Guest Contributor – TomD – 31OCT2022 – Photo

Tom | Flickr




It’s now been very close to a year since we ditched our Sony A7III’s and procured Sony A7IV camera.

As a now pushing 2 decade user of Sony Cameras, starting with the A100 in 2005, I was used to each subsequent camera generation being a huge improvement over the preceding in at least several important aspects. That is until the A7III to A7IV jump. Other than the sensor resolution change from 24 to 33 megapixels, the rest of the differences seem that they were closer to a firmware update than a generational change. And, frankly, I’m not at all certain that my image quality has changed much at all over the last several generations.

I’m now hearing rumors of the Sony A7V but I’m pretty sure I won’t be an early adopter.

I think the Sony that I liked the most was the small APS-C Sony A-6300. It was so small that I could carry it anywhere and you would have had to study long and hard to tell the difference between than camera’s images and the images from it’s much larger brothers. It did give up a LOT in low light though.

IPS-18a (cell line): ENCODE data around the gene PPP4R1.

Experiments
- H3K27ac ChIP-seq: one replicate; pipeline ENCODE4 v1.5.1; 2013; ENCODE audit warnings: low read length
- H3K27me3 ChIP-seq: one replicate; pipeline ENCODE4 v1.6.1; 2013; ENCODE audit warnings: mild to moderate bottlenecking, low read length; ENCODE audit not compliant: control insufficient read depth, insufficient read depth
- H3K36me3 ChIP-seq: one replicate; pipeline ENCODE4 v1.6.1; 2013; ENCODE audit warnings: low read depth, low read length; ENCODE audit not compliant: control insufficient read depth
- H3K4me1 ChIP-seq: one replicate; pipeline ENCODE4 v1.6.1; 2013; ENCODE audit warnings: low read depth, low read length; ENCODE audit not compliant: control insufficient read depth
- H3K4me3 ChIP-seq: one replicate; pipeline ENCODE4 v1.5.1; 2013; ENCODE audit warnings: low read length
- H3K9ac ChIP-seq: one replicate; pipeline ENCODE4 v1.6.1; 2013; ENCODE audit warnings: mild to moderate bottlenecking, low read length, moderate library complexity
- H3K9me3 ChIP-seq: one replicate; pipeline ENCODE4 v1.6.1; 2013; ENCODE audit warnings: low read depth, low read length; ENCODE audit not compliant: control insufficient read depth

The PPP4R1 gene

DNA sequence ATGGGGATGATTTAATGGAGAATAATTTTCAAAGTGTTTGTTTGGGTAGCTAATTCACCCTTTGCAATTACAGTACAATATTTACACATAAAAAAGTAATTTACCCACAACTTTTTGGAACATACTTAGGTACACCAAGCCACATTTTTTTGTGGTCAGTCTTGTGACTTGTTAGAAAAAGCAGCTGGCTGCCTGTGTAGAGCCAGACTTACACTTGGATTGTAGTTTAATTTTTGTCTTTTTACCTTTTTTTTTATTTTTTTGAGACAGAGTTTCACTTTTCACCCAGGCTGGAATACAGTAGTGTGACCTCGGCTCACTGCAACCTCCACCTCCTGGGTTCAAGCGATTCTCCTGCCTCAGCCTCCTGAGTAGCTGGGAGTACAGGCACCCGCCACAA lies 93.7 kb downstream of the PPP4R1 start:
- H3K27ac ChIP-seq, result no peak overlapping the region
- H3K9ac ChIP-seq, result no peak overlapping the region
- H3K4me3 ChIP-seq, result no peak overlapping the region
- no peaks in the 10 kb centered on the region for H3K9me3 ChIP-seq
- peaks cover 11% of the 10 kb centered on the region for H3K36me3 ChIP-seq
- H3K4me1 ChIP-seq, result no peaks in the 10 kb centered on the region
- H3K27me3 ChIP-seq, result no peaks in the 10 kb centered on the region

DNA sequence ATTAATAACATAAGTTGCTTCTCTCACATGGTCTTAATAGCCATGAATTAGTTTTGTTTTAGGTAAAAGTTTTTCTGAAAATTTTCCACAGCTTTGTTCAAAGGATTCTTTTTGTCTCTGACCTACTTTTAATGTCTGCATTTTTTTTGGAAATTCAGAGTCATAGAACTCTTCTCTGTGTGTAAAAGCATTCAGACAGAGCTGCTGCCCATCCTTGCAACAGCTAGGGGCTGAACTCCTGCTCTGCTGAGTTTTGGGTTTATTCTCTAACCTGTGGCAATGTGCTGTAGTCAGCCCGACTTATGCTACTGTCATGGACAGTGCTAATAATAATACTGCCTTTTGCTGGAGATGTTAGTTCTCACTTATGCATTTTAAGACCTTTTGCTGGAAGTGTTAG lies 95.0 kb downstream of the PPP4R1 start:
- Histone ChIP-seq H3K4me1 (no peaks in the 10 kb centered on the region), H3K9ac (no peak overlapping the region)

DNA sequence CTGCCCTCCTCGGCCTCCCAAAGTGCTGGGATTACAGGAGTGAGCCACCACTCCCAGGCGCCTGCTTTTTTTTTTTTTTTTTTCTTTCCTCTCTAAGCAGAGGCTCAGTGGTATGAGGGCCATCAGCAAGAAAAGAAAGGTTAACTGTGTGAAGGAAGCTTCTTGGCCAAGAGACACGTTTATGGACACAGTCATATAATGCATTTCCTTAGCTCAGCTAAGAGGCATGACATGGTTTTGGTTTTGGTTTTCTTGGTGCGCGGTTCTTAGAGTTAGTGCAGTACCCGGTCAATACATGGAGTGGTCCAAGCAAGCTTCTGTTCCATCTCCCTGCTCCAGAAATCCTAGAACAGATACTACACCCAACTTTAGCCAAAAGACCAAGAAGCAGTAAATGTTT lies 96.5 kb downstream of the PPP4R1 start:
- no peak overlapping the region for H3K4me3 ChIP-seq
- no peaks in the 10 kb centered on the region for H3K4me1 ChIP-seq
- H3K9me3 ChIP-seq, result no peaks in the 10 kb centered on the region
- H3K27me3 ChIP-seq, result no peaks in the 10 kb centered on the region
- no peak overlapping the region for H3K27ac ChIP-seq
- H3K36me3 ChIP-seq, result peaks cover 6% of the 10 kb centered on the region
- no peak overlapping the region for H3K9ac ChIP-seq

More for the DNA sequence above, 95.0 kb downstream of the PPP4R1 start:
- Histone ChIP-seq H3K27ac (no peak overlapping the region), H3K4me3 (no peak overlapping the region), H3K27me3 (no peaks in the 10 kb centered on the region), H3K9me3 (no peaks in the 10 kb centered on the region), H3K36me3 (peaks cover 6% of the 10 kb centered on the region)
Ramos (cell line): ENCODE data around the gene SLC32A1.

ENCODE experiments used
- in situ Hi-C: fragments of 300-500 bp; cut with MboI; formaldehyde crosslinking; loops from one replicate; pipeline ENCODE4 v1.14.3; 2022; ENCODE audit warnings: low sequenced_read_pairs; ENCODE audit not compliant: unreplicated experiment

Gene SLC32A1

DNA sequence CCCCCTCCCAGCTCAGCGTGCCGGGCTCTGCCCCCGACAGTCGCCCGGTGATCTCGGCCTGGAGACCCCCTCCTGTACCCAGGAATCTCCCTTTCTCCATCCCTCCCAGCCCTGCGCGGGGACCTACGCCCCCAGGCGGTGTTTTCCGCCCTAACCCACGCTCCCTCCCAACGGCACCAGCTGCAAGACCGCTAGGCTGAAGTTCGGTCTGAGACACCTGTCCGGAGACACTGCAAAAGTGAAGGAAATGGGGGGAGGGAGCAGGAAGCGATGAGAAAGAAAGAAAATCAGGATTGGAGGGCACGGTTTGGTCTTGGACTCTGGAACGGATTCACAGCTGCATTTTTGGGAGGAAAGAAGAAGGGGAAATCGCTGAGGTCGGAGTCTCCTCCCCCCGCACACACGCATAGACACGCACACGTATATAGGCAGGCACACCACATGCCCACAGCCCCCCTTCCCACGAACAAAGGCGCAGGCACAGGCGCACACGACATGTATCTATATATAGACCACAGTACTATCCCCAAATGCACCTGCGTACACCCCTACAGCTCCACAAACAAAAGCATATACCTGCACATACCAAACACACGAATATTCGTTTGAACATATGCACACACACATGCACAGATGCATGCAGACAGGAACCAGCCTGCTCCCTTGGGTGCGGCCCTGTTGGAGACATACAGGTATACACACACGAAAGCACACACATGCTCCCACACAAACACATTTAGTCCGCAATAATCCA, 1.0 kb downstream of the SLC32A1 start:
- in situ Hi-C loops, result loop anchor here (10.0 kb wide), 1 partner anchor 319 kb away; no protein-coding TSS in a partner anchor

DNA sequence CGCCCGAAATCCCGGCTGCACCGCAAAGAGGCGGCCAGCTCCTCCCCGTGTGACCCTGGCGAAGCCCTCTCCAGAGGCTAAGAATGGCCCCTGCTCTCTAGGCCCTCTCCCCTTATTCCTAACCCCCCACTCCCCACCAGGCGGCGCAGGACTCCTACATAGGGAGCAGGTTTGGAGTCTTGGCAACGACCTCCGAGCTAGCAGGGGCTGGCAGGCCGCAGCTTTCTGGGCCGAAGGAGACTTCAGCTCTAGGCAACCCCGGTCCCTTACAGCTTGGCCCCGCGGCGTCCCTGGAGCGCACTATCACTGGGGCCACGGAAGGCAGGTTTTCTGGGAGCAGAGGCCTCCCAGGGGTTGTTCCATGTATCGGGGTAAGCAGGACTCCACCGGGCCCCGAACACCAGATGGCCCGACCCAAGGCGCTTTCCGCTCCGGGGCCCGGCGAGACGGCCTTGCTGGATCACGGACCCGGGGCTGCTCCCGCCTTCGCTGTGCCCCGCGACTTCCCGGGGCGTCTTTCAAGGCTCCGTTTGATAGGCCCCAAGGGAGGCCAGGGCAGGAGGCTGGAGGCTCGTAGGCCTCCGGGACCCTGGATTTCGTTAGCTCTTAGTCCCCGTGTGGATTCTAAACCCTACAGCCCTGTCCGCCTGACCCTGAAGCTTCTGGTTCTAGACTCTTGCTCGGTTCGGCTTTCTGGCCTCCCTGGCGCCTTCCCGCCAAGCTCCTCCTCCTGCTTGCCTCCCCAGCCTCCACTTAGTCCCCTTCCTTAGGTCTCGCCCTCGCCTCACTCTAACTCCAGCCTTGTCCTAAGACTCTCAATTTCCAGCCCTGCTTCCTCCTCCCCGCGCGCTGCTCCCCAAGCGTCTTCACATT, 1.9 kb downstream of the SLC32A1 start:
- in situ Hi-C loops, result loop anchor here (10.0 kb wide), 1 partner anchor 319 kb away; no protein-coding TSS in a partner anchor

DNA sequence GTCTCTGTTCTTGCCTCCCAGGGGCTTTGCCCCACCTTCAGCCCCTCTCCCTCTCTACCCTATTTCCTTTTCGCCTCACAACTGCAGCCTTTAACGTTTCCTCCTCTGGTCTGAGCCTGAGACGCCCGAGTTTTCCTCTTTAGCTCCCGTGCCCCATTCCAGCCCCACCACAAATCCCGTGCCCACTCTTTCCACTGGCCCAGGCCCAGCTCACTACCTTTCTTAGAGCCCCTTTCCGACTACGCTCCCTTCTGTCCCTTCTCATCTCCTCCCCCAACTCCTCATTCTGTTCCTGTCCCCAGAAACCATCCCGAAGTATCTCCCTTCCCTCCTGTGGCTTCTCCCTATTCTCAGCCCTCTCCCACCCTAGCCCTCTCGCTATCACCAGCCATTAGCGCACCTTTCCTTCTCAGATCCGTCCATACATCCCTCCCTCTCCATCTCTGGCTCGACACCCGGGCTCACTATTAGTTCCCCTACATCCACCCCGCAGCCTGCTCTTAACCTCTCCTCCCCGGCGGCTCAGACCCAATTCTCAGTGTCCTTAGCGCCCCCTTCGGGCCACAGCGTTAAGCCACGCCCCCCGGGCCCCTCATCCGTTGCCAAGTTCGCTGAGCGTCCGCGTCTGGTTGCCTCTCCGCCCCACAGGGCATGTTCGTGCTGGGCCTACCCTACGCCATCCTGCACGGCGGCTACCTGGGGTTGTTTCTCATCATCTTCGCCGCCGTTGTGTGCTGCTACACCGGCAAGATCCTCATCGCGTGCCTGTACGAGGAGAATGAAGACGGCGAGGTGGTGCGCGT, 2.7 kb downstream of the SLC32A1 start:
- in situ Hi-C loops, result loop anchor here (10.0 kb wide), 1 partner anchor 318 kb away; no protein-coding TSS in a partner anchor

In 45 years of semi-serious photography starting with a early 70’s Nikon F1, I’ve come to a couple of conclusions about the order of importance of the various elements to the system that, combined, make a good photograph:

1: The photographer (at least 80% right there)
2: Lens
3: Camera body
3: (tie) The rest of the equipment, filters, tripods, etc.

Though this is hard to admit for an engineer, I question the extent that technical merit even plays in a good photo. Below is a shot that I took 15 years ago standing at my Fathers grave at Arlington National the day after my mother’s body was added.